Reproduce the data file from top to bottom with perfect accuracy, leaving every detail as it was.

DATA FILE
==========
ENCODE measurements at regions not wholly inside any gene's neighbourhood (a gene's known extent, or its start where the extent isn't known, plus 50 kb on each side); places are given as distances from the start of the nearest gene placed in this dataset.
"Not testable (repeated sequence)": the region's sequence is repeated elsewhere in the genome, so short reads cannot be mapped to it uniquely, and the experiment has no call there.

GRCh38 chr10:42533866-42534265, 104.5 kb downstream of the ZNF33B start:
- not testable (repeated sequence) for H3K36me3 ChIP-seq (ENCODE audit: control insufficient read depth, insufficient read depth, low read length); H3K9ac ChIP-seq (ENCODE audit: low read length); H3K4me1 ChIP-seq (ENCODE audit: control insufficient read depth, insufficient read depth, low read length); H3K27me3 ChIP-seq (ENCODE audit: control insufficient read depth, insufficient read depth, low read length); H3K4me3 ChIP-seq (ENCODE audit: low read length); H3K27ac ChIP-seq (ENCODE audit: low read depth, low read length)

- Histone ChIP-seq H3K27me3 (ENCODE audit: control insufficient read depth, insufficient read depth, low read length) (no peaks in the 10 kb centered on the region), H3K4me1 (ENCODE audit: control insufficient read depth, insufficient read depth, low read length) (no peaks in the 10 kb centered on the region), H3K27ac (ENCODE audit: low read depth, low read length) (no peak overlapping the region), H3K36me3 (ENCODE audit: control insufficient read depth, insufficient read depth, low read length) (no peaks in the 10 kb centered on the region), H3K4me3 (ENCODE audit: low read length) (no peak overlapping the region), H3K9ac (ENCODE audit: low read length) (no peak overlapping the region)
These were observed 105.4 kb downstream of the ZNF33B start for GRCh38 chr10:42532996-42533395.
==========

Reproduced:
ENCODE measurements at regions not wholly inside any gene's neighbourhood (a gene's known extent, or its start where the extent isn't known, plus 50 kb on each side); places are given as distances from the start of the nearest gene placed in this dataset.
"Not testable (repeated sequence)": the region's sequence is repeated elsewhere in the genome, so short reads cannot be mapped to it uniquely, and the experiment has no call there.

GRCh38 chr10:42533866-42534265, 104.5 kb downstream of the ZNF33B start:
- not testable (repeated sequence) for H3K36me3 ChIP-seq (ENCODE audit: control insufficient read depth, insufficient read depth, low read length); H3K9ac ChIP-seq (ENCODE audit: low read length); H3K4me1 ChIP-seq (ENCODE audit: control insufficient read depth, insufficient read depth, low read length); H3K27me3 ChIP-seq (ENCODE audit: control insufficient read depth, insufficient read depth, low read length); H3K4me3 ChIP-seq (ENCODE audit: low read length); H3K27ac ChIP-seq (ENCODE audit: low read depth, low read length)

- Histone ChIP-seq H3K27me3 (ENCODE audit: control insufficient read depth, insufficient read depth, low read length) (no peaks in the 10 kb centered on the region), H3K4me1 (ENCODE audit: control insufficient read depth, insufficient read depth, low read length) (no peaks in the 10 kb centered on the region), H3K27ac (ENCODE audit: low read depth, low read length) (no peak overlapping the region), H3K36me3 (ENCODE audit: control insufficient read depth, insufficient read depth, low read length) (no peaks in the 10 kb centered on the region), H3K4me3 (ENCODE audit: low read length) (no peak overlapping the region), H3K9ac (ENCODE audit: low read length) (no peak overlapping the region)
These were observed 105.4 kb downstream of the ZNF33B start for GRCh38 chr10:42532996-42533395.